It was my first semester of college, and I turned in a paper late. See, the beleaguered writing professor had chosen my semester as the one to take a stand. She had a reputation as a softy, and she’d gotten tired of all the essays being turned it on the last day of class.
I didn’t understand the idea of a syllabus and keeping track of when things were due. So. I turned my 2nd paper late. And there was no appeal. I lost a full letter grade.
I suppose that B was well worth it, because I never forgot how important those deadlines were. I made it a habit to turn papers in a week early, get feedback and improve the paper so that I got the best grade possible.
Some people do things at the last minute. It’s a source of inspiration.
I hate the last minute. I like to be prepared and over-prepared. That’s good, right?
Maybe. There is a saying going around:
Begin before you are ready.
I can look back at my very first semester of college now, and have mercy on the girl who didn’t quite get it. I can laugh at the penalty of getting a B. At the time, thought I felt a huge failure.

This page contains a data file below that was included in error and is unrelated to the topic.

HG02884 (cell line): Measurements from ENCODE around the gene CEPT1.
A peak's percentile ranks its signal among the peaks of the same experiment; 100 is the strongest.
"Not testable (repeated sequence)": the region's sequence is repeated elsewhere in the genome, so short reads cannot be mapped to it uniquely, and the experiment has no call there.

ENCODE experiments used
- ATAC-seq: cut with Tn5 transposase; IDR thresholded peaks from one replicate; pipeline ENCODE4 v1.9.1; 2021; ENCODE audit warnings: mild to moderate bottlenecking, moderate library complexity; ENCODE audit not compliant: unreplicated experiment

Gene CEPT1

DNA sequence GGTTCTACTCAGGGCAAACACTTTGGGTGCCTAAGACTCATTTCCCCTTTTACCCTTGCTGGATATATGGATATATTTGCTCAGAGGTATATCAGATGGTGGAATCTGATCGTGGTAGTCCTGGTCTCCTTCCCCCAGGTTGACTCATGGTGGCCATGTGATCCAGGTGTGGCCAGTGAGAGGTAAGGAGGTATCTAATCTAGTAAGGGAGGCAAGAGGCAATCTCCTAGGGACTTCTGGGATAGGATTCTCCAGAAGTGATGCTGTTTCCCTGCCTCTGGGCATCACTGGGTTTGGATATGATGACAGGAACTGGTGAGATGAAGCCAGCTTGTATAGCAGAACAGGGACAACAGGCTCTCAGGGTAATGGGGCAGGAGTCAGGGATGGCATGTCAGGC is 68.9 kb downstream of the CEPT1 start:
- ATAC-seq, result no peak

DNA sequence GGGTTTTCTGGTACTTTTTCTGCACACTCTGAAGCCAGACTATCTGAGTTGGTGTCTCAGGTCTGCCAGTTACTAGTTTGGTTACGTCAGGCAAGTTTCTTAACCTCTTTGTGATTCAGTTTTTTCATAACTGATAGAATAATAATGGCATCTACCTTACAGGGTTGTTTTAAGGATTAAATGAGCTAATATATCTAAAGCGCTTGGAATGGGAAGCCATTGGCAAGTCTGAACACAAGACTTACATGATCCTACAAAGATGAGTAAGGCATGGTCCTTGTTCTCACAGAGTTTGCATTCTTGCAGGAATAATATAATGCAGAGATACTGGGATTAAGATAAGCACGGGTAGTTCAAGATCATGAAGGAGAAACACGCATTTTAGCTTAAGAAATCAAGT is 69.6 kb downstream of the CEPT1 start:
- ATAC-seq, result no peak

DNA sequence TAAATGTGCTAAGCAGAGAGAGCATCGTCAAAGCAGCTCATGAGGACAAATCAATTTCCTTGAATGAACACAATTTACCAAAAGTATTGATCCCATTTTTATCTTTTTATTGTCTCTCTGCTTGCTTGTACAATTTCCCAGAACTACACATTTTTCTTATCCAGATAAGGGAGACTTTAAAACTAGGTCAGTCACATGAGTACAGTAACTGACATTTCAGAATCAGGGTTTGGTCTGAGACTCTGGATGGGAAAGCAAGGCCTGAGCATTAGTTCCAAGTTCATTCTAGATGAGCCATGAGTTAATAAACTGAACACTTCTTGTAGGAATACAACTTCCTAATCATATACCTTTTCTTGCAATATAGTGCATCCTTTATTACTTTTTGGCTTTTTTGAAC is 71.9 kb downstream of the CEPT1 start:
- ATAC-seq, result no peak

Perhaps I wasn’t ready for college yet. Or perhaps I was, and doing it imperfectly was part of the experience. I would have chosen differently had I known better, but I was there to learn.
Lots of things in life are begun before we are ready. Birth is the most obvious example. Absolutely no baby is ready to handle life on the outside at first. We don’t think of that though. It just must be done.
Falling in love, learning a new skill, parenthood– these are all things we are thrust into. Ready or not here we come.
“It’s a dangerous business, Frodo, going out your door. You step onto the road, and if you don’t keep your feet, there’s no knowing where you might be swept off to.”
I am attracted to the idea of loosening my grip on my feet. And terrified.
I remember in 2003 when I started writing my soon-to-be published book The Russian American School of Tomorrow. I didn’t know it would be a book. I didn’t know it would take more than ten years. I’m proud of it now, no matter what happens. And I never would have predicted it.
Back in 1999 when I met Chris, taking a chance meeting a new guy at the local pizza place, I didn’t know that we’d end up married and have all these adventures.
I wasn’t ready for any of this. None of it would have happened if I hadn’t taken the first step. It is a dangerous business. I don’t think I’m ready for it, but here I go.